Michael Flynn points finger at White House team as he pleads guilty to lying to FBI
Donald Trump's former national security adviser Michael Flynn has pleaded guilty to lying to the FBI, becoming the first Trump White House official to face criminal charges and admit guilt in a wide-ranging election investigation.
Flynn agreed to co-operate with special counsel Robert Mueller's probe, which focuses on Russian meddling in the 2016 election and possible co-ordination between Moscow and Mr Trump's campaign aimed at sending the Republican businessman to the White House
He told investigators a senior member of the president's transition team directed him to make contact with Russian officials in December 2016.
Flynn was an early and vocal Trump supporter on the campaign trail and was present for big moments in the campaign, the following transition period and the early days of Mr Trump's presidency, making him a valuable potential tool for prosecutors and agents.
His business dealings and foreign interactions have made him a central focus of Mr Mueller's investigation.
Flynn admitted to lying about his conversations with Russia's ambassador to the US during the transition period before Mr Trump's inauguration.
In a statement, the retired Army lieutenant general accepted responsibility for his actions and added: "My guilty plea and agreement to co-operate with the Special Counsel's Office reflect a decision I made in the best interests of my family and of our country."
Flynn is the fourth former Trump associate to face charges in the investigation, and the first who served in the White House. He has been under investigation for a range of allegations, including lobbying work on behalf of Turkey, but the fact that he was charged with only a single count of false statements suggests he is co-operating with Mr Mueller in exchange for leniency.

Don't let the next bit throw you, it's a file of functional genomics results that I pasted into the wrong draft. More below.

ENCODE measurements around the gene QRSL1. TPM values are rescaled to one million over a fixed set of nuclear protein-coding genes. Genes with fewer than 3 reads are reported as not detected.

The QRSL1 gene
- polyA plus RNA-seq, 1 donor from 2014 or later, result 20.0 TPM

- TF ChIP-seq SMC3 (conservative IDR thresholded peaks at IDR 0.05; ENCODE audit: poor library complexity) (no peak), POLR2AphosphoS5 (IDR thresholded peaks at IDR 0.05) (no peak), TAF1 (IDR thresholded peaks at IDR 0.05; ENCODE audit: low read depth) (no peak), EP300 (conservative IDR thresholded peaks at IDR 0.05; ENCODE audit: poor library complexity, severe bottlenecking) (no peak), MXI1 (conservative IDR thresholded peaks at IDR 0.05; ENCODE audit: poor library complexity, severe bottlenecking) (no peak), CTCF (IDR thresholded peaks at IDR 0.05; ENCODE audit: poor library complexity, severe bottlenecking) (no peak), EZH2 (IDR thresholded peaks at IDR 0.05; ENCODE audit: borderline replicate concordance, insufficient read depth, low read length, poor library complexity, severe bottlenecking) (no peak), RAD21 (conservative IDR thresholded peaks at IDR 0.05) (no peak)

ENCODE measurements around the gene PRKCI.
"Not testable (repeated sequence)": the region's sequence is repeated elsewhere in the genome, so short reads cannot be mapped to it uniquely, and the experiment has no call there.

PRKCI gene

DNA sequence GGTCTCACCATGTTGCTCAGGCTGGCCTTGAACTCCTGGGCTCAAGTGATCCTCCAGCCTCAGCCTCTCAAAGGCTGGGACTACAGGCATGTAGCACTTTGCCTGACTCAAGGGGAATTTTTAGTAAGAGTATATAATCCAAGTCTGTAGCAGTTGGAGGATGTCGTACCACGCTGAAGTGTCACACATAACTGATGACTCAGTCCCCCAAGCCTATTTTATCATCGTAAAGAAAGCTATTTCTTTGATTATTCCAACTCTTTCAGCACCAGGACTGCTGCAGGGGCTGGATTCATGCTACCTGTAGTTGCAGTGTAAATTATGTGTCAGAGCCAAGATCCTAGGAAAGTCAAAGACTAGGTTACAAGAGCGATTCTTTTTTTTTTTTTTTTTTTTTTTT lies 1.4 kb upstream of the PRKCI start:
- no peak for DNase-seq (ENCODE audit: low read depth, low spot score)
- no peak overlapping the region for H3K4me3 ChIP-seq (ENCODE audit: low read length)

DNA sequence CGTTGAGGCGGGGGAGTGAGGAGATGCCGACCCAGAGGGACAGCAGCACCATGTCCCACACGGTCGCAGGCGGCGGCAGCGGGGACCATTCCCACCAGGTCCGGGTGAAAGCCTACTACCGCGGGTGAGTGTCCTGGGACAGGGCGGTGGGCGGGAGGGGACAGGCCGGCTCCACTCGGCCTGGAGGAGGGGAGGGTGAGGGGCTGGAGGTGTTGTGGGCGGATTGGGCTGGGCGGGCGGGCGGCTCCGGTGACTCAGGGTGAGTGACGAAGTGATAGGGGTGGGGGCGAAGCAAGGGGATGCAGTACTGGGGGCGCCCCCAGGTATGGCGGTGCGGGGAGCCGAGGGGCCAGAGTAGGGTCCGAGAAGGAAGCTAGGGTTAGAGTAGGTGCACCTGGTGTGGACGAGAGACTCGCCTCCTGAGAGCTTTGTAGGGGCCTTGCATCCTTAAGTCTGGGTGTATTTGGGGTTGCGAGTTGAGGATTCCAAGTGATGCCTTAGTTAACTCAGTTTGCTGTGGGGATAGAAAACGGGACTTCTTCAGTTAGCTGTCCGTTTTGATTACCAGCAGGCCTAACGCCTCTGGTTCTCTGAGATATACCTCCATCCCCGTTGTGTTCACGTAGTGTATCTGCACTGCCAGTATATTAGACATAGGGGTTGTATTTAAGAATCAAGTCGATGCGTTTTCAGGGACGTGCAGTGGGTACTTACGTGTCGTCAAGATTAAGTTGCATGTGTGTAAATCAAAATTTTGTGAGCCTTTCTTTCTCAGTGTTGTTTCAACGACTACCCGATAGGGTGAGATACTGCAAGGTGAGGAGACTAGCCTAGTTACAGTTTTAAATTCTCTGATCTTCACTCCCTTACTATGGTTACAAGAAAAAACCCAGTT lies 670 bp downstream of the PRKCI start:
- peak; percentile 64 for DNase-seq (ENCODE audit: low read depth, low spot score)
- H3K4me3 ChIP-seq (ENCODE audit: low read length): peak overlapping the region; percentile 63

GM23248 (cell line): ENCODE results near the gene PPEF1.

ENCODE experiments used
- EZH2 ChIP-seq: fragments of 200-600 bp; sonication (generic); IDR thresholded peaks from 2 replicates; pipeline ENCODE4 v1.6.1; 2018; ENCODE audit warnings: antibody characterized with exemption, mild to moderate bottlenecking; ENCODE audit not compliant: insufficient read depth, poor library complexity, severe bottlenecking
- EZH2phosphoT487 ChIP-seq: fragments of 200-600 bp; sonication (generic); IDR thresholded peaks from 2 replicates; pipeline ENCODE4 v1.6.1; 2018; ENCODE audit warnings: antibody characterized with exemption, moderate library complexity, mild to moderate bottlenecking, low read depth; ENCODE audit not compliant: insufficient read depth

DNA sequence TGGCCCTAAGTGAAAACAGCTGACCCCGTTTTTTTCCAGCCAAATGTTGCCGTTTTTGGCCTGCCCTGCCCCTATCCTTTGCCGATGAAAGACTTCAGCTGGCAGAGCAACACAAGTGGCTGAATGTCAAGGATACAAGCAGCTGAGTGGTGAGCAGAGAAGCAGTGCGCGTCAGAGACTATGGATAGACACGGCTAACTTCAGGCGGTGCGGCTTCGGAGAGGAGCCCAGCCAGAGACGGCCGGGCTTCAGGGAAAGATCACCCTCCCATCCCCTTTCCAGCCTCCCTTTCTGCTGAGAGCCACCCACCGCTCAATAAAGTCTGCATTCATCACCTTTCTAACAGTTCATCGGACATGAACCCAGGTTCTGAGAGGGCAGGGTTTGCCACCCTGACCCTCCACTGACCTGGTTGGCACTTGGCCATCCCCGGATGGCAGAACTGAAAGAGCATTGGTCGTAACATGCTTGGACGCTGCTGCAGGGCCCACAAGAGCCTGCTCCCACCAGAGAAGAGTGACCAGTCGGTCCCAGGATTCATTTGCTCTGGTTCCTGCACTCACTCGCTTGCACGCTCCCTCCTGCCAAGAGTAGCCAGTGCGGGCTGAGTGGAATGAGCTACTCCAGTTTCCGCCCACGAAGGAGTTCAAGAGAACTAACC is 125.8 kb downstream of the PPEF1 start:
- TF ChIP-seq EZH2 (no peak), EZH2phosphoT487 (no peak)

White House lawyer Ty Cobb sought to distance the plea from Mr Trump himself, saying, "Nothing about the guilty plea or the charge implicates anyone other than Mr Flynn."
Early in his administration, Mr Trump had taken a particular interest in the status of the Flynn investigation. Former FBI director James Comey, whose firing in May precipitated the appointment of Mr Mueller as special counsel, has said Mr Trump had asked him in a private Oval Office meeting to consider ending the investigation into Flynn.
Mr Comey has said the encounter unnerved him so much that he prepared an internal memo about it. The White House has denied that assertion.
Flynn, who was interviewed by the FBI days after Mr Trump's inauguration, was forced to resign in February after White House officials said he had misled them about whether he had discussed sanctions with the Russian ambassador, Sergey Kislyak.
Administration officials said Flynn had not discussed sanctions imposed on Russia in part over election meddling. In charging Flynn, prosecutors made clear they believe that claim to be false.
Days after Flynn's interview with the FBI, then-acting attorney general Sally Yates alerted White House counsel Don McGahn that Flynn was potentially compromised and vulnerable to blackmail because of discrepancies between public assertions - including by vice president Mike Pence - that Flynn and Mr Kislyak had not discussed sanctions and the reality of what occurred.
Mr Mueller's team announced charges in October against three other Trump campaign officials, former chairman Paul Manafort and his business associate Rick Gates, and former campaign foreign policy adviser George Papadopoulos.
Papadopoulos pleaded guilty to lying to the FBI about his own foreign contacts.